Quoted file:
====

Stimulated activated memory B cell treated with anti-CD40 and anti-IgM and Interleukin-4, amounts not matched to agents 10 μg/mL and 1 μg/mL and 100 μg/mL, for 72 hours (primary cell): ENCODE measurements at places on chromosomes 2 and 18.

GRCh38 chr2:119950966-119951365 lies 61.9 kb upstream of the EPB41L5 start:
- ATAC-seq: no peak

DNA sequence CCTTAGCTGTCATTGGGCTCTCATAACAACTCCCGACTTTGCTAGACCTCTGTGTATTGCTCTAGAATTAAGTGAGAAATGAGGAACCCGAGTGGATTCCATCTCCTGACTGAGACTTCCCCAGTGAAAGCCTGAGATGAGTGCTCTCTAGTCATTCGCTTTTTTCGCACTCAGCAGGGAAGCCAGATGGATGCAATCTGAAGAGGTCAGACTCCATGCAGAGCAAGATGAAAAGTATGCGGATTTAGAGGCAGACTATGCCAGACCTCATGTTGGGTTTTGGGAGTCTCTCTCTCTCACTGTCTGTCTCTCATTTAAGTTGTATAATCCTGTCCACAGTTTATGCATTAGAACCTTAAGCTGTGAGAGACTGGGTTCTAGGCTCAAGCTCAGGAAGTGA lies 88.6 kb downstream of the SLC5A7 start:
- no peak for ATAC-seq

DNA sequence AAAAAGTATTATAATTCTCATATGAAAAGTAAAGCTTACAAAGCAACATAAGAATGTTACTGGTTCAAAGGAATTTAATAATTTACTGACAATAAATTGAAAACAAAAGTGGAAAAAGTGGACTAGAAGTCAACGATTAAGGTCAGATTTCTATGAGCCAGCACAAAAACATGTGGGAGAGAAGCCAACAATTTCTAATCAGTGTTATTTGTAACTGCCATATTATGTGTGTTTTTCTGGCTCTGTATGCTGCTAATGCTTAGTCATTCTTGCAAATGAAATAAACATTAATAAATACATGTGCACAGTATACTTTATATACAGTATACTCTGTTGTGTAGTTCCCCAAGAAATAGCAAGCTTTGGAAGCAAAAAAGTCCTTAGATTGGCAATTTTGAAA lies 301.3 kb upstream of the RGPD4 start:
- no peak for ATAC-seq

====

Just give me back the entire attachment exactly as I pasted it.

Stimulated activated memory B cell treated with anti-CD40 and anti-IgM and Interleukin-4, amounts not matched to agents 10 μg/mL and 1 μg/mL and 100 μg/mL, for 72 hours (primary cell): ENCODE measurements at places on chromosomes 2 and 18.

GRCh38 chr2:119950966-119951365 lies 61.9 kb upstream of the EPB41L5 start:
- ATAC-seq: no peak

DNA sequence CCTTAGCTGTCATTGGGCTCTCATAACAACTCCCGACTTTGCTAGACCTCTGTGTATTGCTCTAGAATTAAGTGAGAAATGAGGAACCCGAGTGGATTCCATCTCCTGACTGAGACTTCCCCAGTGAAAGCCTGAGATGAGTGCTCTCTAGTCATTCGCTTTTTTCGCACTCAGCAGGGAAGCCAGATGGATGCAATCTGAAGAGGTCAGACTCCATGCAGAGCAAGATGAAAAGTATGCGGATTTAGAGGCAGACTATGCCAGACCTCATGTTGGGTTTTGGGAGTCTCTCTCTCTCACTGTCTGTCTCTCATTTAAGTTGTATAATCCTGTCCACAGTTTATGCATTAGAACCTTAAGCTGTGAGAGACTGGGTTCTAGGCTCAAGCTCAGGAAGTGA lies 88.6 kb downstream of the SLC5A7 start:
- no peak for ATAC-seq

DNA sequence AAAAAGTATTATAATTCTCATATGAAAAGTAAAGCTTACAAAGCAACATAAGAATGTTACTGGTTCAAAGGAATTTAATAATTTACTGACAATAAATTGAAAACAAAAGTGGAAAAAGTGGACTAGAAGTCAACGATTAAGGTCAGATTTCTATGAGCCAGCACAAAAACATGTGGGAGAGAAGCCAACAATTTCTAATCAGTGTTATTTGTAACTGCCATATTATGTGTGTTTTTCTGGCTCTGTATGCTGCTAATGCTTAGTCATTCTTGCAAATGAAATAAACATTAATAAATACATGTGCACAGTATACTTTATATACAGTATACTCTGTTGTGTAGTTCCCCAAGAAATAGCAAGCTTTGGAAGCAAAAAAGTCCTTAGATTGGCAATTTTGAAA lies 301.3 kb upstream of the RGPD4 start:
- no peak for ATAC-seq